Wednesday, September 4, 2013

Everything Is A Race

"Take your time on the test. It's not a race!" -- Every high school teacher ever

This is dumb advice. Everything is a race.

The most successful people I know wake up every day knowing that other people are working hard, and they must work harder to beat them. This is not the same as the Calvinist "work ethic" that forces you to stay in the office until 10pm answering meaningless emails, which paradoxically constrains your actual creative productivity. Whether it's entreprenurial, fitness, monetary, or any other kind of goal, a dedicated, consistent effort is more than most are willing to put forth.

These people are borderline-paranoid about other people beating them out. Out of women, out of business opportunities, out of sports competitions. Everyone else sits around, eats junk food, and watches reality TV while these individuals grind their fingers to the bone in order to be the best.

In his classic article String Theory, David Foster Wallace opines about the nature of excellence in competitive tennis. To be the best, he writes, professional tennis players adopt an almost child-like rejection from their worldview anything that doesn't involve their singular goal:
"The restrictions on his life have been, in my opinion, grotesque; and in certain ways Joyce himself is a grotesque. But the radical compression of his attention and sense of himself have allowed him to become a transcendent practitioner of an art -- something few of us get to be. They’ve allowed him to visit and test parts of his psychic reserves most of us do not even know for sure we have."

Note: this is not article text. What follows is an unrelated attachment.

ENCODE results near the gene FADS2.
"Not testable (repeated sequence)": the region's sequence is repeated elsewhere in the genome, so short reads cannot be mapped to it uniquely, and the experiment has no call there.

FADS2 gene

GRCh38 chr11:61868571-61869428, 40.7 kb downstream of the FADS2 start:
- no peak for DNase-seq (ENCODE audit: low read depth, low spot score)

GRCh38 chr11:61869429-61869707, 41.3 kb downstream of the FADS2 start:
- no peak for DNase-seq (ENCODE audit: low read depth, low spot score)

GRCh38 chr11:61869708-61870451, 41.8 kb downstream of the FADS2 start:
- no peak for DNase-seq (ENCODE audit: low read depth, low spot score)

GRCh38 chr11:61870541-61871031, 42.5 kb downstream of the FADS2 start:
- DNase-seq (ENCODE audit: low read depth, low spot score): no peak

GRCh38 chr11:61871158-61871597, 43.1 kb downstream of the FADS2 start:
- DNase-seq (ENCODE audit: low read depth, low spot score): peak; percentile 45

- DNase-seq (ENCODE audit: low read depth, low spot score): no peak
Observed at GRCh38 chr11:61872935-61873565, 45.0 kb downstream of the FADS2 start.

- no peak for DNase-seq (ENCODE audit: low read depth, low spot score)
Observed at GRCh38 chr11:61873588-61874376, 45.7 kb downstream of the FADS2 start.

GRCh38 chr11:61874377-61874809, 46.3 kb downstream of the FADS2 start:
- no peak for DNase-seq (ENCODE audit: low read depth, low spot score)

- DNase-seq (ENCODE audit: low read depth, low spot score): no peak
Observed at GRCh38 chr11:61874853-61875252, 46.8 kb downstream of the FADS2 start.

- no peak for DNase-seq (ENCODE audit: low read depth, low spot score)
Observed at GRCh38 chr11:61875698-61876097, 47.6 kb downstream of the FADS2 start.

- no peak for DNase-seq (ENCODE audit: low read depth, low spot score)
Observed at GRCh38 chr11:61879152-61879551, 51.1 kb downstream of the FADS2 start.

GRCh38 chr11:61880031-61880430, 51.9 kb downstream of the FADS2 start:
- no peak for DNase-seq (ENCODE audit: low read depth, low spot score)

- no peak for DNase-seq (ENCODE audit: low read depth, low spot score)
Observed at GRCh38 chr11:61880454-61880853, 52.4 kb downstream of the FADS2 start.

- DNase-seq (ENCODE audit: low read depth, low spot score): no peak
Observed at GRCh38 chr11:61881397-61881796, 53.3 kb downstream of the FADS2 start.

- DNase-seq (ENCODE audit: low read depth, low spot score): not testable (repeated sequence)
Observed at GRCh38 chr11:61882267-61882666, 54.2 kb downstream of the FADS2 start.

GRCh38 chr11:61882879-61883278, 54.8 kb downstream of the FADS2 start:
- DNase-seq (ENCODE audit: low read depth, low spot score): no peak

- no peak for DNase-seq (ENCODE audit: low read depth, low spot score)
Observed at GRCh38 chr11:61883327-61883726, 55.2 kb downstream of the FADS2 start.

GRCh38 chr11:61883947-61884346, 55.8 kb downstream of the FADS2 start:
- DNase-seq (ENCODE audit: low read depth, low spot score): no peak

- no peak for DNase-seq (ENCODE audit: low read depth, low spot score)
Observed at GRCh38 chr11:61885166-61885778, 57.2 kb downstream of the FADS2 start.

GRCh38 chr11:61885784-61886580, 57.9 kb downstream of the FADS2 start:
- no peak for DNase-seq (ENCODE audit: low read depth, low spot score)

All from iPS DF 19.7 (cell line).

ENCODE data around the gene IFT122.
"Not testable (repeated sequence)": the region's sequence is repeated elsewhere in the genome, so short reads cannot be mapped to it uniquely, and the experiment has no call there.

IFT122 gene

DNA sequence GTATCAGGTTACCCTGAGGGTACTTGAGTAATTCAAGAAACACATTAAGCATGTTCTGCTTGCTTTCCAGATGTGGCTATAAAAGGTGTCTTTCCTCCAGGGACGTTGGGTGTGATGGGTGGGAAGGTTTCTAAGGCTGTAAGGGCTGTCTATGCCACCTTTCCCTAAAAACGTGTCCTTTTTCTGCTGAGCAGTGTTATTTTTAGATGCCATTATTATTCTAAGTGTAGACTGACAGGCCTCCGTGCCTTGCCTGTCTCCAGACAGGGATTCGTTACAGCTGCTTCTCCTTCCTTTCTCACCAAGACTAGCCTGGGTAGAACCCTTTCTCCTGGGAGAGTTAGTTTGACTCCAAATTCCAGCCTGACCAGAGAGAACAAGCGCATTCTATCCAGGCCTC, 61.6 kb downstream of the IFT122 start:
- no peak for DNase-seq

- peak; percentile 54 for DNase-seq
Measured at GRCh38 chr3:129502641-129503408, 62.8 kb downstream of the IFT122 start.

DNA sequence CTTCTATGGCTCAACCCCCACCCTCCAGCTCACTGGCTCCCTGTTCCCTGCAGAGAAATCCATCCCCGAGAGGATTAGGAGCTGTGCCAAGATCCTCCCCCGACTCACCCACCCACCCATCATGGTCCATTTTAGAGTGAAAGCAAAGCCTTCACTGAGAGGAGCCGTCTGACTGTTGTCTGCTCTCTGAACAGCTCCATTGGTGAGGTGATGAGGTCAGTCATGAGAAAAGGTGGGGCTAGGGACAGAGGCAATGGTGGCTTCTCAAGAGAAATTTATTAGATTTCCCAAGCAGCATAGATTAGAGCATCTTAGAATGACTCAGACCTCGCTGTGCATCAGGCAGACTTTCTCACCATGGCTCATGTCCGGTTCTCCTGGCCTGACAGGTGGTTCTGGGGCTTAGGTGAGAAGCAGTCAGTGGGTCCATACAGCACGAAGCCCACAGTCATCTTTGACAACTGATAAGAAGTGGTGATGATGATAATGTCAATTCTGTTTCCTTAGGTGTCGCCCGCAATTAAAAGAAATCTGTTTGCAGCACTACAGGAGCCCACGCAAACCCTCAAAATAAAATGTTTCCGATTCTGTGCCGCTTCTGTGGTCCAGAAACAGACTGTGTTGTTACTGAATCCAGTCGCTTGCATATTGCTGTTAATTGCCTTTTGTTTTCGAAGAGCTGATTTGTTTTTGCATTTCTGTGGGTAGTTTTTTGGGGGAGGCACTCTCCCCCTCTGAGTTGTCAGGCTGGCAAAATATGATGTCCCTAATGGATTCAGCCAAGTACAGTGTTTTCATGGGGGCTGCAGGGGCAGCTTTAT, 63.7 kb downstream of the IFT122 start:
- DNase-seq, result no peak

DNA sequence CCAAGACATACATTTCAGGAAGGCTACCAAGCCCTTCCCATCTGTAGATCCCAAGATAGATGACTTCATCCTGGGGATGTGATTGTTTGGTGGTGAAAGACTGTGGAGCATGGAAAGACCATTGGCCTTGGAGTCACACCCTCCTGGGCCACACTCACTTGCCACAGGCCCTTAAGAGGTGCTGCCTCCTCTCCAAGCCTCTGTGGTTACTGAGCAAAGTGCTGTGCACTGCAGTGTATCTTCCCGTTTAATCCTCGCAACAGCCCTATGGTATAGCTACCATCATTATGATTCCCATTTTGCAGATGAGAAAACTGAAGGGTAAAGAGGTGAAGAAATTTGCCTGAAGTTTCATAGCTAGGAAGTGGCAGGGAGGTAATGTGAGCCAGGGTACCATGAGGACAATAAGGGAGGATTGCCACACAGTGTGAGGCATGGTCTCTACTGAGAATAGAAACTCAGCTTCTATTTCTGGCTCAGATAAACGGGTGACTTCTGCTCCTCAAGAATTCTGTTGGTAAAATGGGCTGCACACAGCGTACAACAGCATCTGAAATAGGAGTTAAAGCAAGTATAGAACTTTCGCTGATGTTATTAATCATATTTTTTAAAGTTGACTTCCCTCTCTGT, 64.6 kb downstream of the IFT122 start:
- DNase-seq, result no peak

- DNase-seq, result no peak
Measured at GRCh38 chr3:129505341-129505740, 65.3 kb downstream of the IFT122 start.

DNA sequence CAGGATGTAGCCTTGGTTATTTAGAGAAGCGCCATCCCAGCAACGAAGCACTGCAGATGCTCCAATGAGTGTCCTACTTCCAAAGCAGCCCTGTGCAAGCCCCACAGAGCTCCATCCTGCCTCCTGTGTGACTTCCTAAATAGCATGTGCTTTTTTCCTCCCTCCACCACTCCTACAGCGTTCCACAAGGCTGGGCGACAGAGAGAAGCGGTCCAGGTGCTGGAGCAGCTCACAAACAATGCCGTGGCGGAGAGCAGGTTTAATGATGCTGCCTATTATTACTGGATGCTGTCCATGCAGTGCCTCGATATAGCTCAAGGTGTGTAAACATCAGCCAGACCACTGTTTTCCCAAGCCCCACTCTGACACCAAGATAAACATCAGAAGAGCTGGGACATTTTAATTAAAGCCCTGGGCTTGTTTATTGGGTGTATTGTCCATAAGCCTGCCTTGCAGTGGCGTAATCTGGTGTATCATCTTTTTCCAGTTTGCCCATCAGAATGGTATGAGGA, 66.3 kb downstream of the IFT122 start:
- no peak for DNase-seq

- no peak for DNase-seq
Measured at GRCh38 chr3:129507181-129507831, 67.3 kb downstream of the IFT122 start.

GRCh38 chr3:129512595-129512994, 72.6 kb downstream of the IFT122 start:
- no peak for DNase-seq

Perhaps this singular dedication is beautiful. Perhaps it is tragic. At the end of the day, though, all that matters is winning.

Though the majority of Americans are lazy fat slobs, a dedicated minority is focused on pushing their goals forward. These people are your competition. What are you going to do to be better than them? Will you put in the extra sets at the gym until your legs burn? Will you stay up late solving a programming problem on a deadline for your startup? How will you compete with those who are dedicating their lives to excellence?

Read More: I Am Broken

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